THE NEW monastery was inaugurated on March 21, 1949. But community life had begun three years earlier in an old Chinese house given us by Bishop Ronchouse, and the study center (called Institute of Chinese and Western Cultural Studies) had been in operation for a year or two.

Everybody was counting on us, Benedictine monks, to instill a new spirit, more dynamic, into the Church of Szechwan which a long-drawn war had more or less paralyzed. On the inauguration day of the monastery, Fr. Alphonse Poisson, made administrator of the Chengtu Diocese following Bishop Ronchouse’s death in January 1949, unreservedly praised the monks for what they had already accomplished in the field of intellectual apostolate. Mr. Anoynet, the French Consul, recalled the “unique role” played by the Benedictine Order in the development of Western civilization and expressed the conviction that we would succeed in our endeavor to bridge the gap between this civilization and the ancient civilization of China. Prof. Sun Fu-yuan of the National Szechwan University and dean Ly Yeouhsing of the Szechwan Provincial Academy of the Fine Arts expressed the same conviction. Buddhist Abbot Chuan-Hsi Fa-Shih congratulated himself on being elected to serve on the board of advisers.

I did not share in their optimism. Our program was over- ambitious, and none among us had the necessary Chinese intellectual training. Before I left for America, Mr. Hsieh Kuan- sheng, the Minister of Justice, said to me on this subject, “All the Fathers ought to study the Chinese language and culture for five or ten years.” As a former Chinese university dean, Mr. Hsieh knew what he was talking about. But upon my return to Chengtu, Fr. Eleutherius Winance was teaching scholastic philosophy at the West China Union University; Fr. Wilfrid Weitz was teaching English at the National Szechwan University; and Fr. Werner P. De Morchoven was teaching the history of European art at the Szechwan Provincial Academy of Fine-Arts.

A teaching career undoubtedly is one of the most noble, and Chinese ecclesiastical authorities took pride in the fact that monks and priests were teaching at non-Catholic schools. But by experience I dare to say that it is impossible to prepare and teach college-level courses and study the Chinese language and culture at the same time. How many years of schooling has not a European or an American have to go through in order to gain a fair knowledge of the language and culture of his own country. The Chinese language and culture are by far more difficult to learn. All the more so in our case because as foreigners and Catholic priests our Fathers were not accepted by the better non-Christian society, guardians of the authentic Chinese tradition. The only distinguished non-Christian family with which they were acquainted was that of Mr. Liu Ti-chiu, son of General Liu Ch’eng-hou, the retired governor of Szechwan. His sons came regularly to the monastery to receive drawing lessons from Father Werner; his eldest daughter brushed up her English with me in preparation for her college studies in the United States.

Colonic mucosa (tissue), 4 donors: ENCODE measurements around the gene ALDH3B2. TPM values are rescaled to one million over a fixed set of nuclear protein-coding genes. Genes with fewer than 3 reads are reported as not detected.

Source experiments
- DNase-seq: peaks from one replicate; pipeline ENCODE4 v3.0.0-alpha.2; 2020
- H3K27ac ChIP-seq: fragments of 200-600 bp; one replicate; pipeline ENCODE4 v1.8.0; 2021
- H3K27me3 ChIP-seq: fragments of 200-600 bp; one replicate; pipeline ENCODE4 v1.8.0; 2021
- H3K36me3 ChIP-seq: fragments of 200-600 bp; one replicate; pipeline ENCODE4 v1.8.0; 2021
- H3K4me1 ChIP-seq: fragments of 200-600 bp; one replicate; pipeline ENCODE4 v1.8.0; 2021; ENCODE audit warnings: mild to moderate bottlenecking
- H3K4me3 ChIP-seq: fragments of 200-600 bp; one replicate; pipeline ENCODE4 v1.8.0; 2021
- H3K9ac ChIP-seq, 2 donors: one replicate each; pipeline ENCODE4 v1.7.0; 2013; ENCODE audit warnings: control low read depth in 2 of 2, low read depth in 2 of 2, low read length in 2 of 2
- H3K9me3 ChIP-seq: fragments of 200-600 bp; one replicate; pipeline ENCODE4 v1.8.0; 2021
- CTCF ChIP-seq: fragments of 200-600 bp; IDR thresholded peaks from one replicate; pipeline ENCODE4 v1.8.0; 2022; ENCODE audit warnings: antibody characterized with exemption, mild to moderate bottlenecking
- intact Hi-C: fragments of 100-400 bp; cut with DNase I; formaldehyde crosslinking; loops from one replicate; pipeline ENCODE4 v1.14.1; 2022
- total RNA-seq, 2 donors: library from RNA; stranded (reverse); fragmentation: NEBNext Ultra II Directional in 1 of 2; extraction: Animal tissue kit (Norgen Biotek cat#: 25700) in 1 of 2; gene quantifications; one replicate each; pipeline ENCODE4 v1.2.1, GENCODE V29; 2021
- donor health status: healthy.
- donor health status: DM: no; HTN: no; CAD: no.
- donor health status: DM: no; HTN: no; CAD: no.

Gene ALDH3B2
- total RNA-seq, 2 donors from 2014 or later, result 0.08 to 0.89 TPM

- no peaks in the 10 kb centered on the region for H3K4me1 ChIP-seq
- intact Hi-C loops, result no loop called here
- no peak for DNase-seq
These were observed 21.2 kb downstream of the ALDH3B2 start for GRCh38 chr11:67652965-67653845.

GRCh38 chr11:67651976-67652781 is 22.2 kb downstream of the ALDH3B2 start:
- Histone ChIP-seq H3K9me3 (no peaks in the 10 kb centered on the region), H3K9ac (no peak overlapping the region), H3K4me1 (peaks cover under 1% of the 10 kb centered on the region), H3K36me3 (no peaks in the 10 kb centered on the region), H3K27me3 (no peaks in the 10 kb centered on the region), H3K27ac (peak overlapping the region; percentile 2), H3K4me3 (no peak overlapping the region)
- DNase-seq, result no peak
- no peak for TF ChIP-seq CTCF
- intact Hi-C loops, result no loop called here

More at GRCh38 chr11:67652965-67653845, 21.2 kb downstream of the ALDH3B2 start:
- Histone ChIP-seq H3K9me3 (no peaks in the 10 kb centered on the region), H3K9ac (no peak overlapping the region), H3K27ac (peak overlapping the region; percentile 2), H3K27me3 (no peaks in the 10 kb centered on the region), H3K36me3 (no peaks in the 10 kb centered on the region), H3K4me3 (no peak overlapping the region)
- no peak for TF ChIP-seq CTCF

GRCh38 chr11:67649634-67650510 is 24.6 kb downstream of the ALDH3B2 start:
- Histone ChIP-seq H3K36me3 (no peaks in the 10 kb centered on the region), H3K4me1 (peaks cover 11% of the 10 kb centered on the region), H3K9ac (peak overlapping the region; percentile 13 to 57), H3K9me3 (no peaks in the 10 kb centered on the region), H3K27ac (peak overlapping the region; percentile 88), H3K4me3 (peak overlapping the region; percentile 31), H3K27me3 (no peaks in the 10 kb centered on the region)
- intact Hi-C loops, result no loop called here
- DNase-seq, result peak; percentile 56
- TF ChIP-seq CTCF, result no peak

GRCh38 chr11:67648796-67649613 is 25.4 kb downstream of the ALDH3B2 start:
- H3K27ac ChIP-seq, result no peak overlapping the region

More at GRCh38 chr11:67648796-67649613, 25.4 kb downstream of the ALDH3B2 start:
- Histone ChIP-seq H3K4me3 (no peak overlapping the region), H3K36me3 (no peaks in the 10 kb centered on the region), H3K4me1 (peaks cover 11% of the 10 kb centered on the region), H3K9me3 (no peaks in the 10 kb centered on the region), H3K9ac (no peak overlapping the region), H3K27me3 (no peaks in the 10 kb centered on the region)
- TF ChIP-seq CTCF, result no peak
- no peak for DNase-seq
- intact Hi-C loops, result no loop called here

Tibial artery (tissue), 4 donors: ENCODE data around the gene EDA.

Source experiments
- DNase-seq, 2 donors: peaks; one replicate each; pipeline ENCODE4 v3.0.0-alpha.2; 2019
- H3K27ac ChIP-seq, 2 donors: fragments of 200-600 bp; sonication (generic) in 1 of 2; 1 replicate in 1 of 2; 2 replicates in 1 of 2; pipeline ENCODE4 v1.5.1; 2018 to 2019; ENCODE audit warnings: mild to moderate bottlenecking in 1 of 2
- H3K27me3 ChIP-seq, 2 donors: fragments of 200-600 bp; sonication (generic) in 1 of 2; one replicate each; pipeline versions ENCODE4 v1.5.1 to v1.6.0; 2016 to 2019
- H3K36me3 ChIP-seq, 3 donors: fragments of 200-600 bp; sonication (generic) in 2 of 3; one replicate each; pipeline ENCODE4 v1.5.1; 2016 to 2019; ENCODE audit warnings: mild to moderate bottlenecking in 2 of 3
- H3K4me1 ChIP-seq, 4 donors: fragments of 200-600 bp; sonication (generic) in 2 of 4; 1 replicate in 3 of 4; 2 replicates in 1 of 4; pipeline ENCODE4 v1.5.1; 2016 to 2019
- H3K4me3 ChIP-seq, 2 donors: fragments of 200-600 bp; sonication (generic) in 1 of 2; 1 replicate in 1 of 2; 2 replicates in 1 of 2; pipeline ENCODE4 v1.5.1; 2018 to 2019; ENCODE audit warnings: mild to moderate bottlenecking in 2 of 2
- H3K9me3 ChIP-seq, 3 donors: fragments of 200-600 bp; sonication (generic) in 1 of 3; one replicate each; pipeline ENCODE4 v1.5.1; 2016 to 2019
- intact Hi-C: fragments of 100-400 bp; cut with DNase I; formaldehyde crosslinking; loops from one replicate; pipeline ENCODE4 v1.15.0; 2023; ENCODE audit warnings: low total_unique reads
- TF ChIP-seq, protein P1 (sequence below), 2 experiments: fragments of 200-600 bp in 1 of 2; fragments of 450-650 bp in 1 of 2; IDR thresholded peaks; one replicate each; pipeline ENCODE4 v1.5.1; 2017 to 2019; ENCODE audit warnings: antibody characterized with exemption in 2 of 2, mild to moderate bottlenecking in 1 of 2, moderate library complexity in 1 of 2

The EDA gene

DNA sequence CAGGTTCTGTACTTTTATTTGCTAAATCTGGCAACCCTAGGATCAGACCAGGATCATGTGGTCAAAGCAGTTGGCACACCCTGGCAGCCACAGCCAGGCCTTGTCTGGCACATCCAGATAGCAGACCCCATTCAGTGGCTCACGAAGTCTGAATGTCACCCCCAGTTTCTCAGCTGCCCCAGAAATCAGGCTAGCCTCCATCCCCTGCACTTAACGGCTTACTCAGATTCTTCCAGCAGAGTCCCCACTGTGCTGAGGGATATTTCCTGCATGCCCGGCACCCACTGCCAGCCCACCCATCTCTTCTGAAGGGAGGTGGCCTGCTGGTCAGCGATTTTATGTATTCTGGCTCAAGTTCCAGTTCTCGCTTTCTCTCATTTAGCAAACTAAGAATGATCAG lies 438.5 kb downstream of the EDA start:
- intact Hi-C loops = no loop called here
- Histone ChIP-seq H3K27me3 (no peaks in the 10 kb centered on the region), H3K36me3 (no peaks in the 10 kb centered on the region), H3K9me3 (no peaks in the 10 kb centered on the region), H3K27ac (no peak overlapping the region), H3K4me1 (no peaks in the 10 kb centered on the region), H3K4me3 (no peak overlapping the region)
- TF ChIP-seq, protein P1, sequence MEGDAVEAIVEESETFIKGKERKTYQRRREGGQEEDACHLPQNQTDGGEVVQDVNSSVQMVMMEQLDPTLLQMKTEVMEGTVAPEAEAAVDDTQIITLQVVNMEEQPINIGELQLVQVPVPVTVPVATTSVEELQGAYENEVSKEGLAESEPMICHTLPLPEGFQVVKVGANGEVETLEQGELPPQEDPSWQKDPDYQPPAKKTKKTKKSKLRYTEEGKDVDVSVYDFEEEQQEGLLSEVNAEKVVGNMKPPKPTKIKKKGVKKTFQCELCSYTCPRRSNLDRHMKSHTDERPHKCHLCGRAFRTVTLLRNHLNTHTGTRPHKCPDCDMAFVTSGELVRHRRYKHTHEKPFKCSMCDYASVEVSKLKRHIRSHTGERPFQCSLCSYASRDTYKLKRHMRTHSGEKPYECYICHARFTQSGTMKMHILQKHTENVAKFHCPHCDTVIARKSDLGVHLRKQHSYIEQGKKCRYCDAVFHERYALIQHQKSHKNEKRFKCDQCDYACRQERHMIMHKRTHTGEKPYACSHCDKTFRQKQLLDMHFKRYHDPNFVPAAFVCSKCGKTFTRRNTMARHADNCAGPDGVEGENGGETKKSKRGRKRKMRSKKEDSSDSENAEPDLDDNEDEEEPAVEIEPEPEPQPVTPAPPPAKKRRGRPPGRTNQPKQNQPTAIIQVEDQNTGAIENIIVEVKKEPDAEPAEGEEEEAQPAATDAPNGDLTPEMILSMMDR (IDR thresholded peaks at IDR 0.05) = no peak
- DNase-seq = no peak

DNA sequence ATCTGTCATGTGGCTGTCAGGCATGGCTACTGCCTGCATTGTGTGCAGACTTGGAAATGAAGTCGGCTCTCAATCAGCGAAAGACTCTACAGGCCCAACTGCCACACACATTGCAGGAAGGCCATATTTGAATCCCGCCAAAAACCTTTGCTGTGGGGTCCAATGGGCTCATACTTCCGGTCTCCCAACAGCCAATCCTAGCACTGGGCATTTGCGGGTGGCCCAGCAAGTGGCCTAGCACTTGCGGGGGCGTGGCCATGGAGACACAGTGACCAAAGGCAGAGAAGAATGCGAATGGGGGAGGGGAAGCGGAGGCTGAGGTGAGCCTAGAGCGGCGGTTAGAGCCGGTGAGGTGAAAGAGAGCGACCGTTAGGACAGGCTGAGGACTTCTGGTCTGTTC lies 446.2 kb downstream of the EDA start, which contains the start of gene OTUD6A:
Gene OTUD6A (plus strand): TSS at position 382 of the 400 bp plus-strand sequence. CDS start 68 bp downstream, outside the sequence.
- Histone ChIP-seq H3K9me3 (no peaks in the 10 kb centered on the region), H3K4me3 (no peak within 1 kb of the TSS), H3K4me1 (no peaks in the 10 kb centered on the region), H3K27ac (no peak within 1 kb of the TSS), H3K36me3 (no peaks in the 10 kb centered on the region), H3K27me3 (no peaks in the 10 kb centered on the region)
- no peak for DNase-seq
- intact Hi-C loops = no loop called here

Mr. Hsieh Kuan-sheng was over-liberal in allowing us ten years as the maximum time to be well-versed in Chinese language and culture. That is the length of time which takes a Chinese college graduate to specialize in any single branch of this 4,000-year old culture.

Fr. Alberic de Crombrugghe, who fled to Hopachang following the last Japanese air raid on Chengtu, chose to remain with the inmates of the Home for the Aged in that secure mountain fastness.

Fr. Vincent Martin, back from the Chungtiosha front and a Japanese concentration camp, was badly in need of recuperation in Europe.

Only Fr. Emile Butruille continued to study classical Chinese (Ku-wen) and Chinese Buddhism, and he was laughed at as being “odd”... Actually, the really odd ones are those who refused to study Chinese culture because, they claimed, “it is pagan” and “there is nothing in it...”

Fr. Raphael Vinciarelli, being the Prior, did not have the leisure to devote himself to time-consuming studies.

As for me, well, the hectic life in Chungking, coupled with the begging tour of the United States, ended up by corroding my health. However, I resumed as best I could my oft-interrupted study of Chinese literature and philosophy, this time under the scholarly tutorship of Prof. Sun Fu- Yuan - two hours of lessons in the morning, and two hours of exercise in calligraphy in the afternoon. At night, I had to put up with coughing spells that were choking me. I did not say a word about this to anyone. But one evening the secret blew up. In the middle of supper, suddenly dark, coagulated blood gushed out of my lungs. Dr. Michael Siao rushed me out of the dining room and into the hospital.

Brutally, this accident brought my “Chinese adventure” to an end.

Valyermo, California
7th January, 1971 (Chinese New Year)
Thaddeus Yang, O.S.B.